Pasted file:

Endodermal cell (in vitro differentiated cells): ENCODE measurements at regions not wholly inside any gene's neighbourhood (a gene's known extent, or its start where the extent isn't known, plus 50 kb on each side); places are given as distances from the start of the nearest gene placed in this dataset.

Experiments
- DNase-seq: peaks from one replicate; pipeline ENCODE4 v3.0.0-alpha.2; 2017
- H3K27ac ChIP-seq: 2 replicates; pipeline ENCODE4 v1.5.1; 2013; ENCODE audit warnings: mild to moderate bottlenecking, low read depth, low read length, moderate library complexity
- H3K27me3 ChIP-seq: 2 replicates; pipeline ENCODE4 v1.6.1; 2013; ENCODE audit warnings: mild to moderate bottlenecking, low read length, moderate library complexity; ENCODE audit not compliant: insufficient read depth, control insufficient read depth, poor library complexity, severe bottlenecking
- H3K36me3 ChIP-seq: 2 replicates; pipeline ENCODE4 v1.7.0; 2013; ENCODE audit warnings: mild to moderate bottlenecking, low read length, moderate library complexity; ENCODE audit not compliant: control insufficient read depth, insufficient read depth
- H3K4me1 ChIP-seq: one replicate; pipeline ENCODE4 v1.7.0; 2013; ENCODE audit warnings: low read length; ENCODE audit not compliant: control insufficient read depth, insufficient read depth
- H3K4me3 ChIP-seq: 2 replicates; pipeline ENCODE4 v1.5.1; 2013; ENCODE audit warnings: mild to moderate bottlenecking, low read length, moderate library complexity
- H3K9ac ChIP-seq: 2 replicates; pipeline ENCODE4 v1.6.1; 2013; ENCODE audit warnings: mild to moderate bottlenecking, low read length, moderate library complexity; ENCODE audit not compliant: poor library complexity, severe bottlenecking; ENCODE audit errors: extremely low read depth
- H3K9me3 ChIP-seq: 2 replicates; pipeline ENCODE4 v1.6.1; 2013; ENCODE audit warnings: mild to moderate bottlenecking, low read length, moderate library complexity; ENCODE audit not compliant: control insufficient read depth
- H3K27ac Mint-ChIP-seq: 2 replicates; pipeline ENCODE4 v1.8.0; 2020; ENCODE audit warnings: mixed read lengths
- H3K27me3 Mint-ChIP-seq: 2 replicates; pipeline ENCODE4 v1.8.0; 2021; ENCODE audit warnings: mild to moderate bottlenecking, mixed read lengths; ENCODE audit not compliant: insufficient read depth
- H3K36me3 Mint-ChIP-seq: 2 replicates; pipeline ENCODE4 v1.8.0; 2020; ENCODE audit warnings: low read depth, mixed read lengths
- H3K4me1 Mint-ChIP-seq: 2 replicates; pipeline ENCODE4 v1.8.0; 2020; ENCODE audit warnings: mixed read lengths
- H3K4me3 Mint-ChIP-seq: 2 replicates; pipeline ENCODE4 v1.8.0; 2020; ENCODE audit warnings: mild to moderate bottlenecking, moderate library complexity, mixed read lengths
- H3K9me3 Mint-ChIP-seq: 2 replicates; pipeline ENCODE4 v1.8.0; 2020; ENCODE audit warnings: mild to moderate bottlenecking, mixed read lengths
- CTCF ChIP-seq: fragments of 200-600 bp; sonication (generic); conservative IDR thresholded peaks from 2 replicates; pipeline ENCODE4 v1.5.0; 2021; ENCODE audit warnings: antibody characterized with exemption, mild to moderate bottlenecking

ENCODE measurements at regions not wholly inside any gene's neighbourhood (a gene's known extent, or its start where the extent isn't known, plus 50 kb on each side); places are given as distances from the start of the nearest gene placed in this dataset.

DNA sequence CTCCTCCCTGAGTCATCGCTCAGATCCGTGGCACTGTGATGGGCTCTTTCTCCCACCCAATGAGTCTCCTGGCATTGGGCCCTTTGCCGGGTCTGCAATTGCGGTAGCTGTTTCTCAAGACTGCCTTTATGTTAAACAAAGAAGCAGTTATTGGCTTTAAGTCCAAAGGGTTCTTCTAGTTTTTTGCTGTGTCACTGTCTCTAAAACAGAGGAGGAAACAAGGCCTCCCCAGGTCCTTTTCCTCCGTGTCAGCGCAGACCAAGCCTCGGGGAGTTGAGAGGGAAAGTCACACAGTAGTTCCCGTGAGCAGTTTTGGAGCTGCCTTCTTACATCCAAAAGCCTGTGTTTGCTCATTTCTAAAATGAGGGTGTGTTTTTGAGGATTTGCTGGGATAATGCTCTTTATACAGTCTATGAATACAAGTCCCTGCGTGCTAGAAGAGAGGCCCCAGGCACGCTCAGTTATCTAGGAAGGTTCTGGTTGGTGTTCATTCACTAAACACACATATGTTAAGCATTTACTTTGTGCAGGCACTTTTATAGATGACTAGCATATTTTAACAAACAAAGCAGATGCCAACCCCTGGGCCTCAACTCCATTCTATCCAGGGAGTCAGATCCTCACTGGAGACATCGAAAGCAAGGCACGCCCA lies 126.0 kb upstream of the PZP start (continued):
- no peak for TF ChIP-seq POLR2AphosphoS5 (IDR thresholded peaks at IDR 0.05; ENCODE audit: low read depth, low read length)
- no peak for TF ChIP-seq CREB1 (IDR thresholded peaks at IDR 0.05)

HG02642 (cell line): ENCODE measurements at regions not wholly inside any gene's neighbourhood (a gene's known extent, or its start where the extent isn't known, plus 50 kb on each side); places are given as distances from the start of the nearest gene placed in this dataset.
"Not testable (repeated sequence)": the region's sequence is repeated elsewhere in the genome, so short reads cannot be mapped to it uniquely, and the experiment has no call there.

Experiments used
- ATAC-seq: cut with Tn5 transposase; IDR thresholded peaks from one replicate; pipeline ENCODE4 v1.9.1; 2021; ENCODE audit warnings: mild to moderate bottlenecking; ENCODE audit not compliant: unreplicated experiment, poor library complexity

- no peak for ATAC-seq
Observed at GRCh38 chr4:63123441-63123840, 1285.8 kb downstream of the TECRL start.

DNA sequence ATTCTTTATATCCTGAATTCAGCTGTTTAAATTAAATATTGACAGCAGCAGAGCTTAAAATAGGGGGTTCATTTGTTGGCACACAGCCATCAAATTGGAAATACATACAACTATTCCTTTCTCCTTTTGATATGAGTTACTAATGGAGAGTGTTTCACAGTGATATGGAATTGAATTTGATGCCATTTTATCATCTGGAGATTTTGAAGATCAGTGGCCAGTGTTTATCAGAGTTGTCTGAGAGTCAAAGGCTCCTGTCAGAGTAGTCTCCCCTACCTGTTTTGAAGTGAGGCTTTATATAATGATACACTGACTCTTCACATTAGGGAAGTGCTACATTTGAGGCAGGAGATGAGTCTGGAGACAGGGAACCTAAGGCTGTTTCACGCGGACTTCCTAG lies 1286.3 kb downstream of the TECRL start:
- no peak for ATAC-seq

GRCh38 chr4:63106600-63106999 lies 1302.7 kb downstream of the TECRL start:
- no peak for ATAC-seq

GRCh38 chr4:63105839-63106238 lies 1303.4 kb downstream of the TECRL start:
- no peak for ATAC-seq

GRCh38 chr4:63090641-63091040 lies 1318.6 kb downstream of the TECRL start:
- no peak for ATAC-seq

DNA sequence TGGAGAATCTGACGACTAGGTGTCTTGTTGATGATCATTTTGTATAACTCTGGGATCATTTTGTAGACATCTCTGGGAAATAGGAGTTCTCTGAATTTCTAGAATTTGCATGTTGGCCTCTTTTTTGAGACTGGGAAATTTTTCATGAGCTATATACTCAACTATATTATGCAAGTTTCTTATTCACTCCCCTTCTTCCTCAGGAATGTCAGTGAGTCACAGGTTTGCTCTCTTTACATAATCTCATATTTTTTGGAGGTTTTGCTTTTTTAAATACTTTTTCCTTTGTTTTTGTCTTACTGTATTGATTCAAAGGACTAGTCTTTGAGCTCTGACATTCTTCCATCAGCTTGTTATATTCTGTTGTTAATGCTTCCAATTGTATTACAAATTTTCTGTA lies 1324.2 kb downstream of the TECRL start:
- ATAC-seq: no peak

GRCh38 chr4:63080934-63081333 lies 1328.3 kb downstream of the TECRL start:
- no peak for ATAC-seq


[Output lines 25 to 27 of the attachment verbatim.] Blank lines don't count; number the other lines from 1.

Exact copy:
- ATAC-seq: cut with Tn5 transposase; IDR thresholded peaks from one replicate; pipeline ENCODE4 v1.9.1; 2021; ENCODE audit warnings: mild to moderate bottlenecking; ENCODE audit not compliant: unreplicated experiment, poor library complexity

- no peak for ATAC-seq
Observed at GRCh38 chr4:63123441-63123840, 1285.8 kb downstream of the TECRL start.